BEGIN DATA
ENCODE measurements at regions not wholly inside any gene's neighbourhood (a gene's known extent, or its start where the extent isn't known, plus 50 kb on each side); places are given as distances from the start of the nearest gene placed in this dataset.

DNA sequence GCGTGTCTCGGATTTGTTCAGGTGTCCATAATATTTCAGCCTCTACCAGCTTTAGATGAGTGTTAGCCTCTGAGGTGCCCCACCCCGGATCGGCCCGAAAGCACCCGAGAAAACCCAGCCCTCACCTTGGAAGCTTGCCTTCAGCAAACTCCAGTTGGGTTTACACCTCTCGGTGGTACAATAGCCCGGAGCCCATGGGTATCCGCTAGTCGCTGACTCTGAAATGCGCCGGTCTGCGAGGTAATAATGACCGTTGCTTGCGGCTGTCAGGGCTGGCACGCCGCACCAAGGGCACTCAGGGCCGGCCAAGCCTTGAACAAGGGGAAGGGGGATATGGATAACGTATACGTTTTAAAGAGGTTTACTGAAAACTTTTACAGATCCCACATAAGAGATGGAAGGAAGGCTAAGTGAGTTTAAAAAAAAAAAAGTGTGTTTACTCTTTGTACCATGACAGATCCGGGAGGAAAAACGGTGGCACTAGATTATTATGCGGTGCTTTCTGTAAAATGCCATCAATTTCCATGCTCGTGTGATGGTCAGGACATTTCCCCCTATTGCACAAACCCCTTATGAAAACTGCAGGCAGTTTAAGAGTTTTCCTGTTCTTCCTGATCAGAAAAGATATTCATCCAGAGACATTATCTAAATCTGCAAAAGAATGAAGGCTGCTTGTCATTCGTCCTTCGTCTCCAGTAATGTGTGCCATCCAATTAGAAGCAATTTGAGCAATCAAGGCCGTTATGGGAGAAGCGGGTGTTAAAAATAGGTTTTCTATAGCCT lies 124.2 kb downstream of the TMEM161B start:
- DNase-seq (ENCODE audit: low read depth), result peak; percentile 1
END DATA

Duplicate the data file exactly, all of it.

ENCODE measurements at regions not wholly inside any gene's neighbourhood (a gene's known extent, or its start where the extent isn't known, plus 50 kb on each side); places are given as distances from the start of the nearest gene placed in this dataset.

DNA sequence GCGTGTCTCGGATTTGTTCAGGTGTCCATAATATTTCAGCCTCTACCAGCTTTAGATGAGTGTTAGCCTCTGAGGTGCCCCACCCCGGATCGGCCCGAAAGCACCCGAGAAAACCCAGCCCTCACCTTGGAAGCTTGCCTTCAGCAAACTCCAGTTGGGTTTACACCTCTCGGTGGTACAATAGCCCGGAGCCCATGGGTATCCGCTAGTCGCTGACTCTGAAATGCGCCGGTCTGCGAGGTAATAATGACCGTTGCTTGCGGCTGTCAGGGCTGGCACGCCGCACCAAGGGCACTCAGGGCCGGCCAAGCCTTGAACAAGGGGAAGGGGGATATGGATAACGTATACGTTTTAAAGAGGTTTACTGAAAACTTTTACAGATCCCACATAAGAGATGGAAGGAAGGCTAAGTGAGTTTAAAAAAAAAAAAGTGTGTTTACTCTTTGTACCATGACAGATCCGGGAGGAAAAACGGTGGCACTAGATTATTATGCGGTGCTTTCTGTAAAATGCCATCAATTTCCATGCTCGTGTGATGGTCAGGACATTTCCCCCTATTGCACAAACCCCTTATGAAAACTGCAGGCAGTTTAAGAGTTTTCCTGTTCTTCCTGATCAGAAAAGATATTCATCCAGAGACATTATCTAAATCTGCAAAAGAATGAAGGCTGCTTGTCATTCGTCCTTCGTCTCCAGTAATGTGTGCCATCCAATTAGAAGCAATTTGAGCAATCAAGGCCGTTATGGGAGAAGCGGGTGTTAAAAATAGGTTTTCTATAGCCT lies 124.2 kb downstream of the TMEM161B start:
- DNase-seq (ENCODE audit: low read depth), result peak; percentile 1